Mark Branagan

High Court slams sham

Mark Branagan

15 December 2015

Employment Contracts Employment Policies

In a stirring endorsement of the ‘sham contract’ provisions of the Fair Work Act 2009 (FW Act), the High Court has allowed an appeal by the Fair Work Ombudsman (FWO) for penalty orders against Quest South Perth Holdings Pty Ltd (Quest).

Quest operated a serviced apartment business in Perth. In 2009, Quest told two employee housekeepers that they must sign new contracts with a labour hire business, Contracting Solutions, and keep working for Quest under those new contracts. Despite doing the same jobs, the housekeepers were told by Quest that they had become ‘independent contractors’ by virtue of their new contracts with Contracting Solutions.

Section 357 of the FW Act prohibits a person from making misrepresentations about the nature of a contract, i.e. whether the worker is an employee or an independent contractor. The FWO prosecuted Quest in the Federal Court for a breach of s 357, but the case was dismissed. Quest succeeded in running a technical argument in the Federal Court that the prohibition in s 357 did not extend to misrepresentations about the status of a contract with a third party such as Contracting Solutions.

The FWO appealed and eventually succeeded in the High Court.  The High Court found that s 357 did apply to the misrepresentations made by Quest. When analysing s 357 in the context of the broader ‘General Protections’ and ‘Workplace Rights’ provisions of the FW Act, the High Court emphasised that the purpose of these laws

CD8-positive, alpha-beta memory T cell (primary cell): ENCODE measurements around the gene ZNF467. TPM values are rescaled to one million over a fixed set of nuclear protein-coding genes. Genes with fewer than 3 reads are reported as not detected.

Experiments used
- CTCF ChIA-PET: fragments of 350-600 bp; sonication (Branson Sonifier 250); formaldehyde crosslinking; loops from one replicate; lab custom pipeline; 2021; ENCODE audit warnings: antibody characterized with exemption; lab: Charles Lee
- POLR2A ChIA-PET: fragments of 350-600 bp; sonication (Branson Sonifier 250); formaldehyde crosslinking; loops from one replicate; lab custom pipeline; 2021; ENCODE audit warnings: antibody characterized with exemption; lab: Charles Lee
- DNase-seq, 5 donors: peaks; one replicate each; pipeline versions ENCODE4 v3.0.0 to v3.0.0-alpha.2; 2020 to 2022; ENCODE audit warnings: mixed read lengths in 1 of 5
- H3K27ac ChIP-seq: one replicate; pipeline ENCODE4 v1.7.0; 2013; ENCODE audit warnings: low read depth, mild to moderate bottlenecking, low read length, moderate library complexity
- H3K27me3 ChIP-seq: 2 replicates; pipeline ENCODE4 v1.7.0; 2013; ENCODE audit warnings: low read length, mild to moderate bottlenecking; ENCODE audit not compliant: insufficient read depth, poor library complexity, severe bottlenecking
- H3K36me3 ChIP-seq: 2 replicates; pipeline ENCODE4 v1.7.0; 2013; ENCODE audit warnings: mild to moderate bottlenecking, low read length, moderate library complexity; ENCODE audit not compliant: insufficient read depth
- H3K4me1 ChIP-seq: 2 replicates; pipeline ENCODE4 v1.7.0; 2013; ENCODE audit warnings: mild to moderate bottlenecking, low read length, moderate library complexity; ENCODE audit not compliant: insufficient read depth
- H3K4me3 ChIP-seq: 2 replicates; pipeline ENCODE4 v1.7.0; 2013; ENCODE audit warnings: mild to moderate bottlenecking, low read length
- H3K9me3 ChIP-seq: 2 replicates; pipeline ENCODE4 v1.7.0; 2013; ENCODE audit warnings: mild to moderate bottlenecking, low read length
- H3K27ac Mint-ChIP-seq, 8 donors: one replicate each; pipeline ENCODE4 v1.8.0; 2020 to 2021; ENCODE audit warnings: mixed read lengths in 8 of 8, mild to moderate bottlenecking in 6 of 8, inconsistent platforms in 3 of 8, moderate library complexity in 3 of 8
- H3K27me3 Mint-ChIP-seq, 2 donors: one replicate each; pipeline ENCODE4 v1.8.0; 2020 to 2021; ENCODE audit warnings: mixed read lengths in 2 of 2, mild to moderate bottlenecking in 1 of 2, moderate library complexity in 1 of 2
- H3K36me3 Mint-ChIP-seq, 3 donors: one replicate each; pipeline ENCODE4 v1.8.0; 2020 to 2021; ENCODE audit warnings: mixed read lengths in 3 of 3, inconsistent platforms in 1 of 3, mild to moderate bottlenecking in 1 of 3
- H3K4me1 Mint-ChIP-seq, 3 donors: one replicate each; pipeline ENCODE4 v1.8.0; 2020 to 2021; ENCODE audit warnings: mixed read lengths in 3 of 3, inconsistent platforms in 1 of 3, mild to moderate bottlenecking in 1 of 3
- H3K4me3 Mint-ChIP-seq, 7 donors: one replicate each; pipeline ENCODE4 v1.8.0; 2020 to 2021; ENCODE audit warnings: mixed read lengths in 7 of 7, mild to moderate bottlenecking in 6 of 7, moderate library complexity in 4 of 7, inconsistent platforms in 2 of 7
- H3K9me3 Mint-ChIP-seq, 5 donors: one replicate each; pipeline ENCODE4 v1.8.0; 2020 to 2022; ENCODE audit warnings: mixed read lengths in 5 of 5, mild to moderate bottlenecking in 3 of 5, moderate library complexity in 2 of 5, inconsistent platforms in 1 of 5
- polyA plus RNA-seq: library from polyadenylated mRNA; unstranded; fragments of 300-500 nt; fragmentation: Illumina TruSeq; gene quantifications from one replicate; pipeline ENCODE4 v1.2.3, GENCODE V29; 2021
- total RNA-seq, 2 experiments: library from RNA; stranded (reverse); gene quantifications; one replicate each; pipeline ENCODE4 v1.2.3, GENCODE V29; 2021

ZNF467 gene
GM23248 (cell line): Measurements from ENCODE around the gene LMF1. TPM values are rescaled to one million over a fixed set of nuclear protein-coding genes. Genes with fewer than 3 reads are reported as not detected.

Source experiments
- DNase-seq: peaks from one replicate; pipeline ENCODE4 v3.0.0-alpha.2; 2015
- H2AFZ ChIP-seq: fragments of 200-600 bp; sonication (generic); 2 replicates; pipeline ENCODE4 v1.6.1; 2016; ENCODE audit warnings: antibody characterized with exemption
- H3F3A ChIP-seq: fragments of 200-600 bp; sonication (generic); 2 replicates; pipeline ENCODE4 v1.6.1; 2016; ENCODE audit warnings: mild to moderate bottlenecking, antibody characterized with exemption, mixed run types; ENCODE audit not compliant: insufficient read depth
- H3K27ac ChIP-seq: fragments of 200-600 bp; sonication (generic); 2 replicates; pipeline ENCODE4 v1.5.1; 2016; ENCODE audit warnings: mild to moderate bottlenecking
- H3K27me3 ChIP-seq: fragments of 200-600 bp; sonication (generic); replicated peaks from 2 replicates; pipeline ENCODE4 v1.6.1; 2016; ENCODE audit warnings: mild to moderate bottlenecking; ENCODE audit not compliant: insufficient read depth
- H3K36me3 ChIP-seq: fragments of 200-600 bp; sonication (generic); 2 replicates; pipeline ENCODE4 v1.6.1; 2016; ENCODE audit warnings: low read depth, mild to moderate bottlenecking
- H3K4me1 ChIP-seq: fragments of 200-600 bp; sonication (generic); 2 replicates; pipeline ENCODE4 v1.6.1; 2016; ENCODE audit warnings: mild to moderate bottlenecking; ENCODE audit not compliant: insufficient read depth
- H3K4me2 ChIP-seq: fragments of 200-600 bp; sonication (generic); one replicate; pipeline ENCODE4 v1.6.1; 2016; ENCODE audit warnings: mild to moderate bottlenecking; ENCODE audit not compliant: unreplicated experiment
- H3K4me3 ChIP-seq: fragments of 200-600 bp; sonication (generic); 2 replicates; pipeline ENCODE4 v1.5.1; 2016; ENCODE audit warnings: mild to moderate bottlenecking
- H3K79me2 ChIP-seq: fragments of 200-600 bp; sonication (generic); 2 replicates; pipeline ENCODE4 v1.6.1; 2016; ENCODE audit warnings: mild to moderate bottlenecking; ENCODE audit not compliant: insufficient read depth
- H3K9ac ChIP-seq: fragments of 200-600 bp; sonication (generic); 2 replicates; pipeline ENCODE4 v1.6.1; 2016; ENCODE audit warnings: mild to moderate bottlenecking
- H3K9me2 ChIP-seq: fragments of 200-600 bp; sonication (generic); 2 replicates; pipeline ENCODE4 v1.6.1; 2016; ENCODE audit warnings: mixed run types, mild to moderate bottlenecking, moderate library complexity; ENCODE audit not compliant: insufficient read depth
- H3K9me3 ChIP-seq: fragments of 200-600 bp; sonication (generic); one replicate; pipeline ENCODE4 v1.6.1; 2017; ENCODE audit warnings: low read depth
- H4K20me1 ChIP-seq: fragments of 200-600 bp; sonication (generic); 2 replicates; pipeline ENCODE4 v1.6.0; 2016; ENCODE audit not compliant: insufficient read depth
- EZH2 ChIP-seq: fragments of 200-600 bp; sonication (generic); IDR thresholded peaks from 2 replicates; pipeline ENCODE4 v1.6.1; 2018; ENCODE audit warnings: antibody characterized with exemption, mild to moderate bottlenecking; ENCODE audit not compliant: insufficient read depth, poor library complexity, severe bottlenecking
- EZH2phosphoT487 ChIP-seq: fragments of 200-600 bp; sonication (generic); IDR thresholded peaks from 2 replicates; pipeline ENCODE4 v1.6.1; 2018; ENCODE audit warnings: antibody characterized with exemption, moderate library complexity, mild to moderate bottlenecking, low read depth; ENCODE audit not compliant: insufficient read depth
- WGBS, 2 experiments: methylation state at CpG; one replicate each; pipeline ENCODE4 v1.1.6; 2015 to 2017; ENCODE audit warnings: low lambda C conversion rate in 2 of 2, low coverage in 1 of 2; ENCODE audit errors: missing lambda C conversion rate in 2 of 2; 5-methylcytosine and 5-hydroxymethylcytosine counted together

‘is to protect an individual who is in truth an employee from being misled by his or her employer about his or her employment status. It is the status of an employee which attracts the existence of workplace rights.’

The High Court also noted that, when the sham contracting laws were first introduced to Parliament in 2006, the Explanatory Memorandum declared that:

employees in disguised employment relationships should have appropriate remedies available to them.’

This decision reinforces the FW Act’s sham contracting prohibitions with a broad approach to their application and enforcement.  It is also a cautionary tale for businesses proposing to outsource services that have historically been performed on an employer/employee basis.  While there is still a place for legitimate labour hire or contracting arrangements, this outcome highlights the need for specialist advice when restructuring workforces or proposing to enter into contracting arrangements.

In the last two years, the FWO has obtained substantial penalties in excess of $200,000 to $300,000 against businesses engaging in sham contracting arrangements.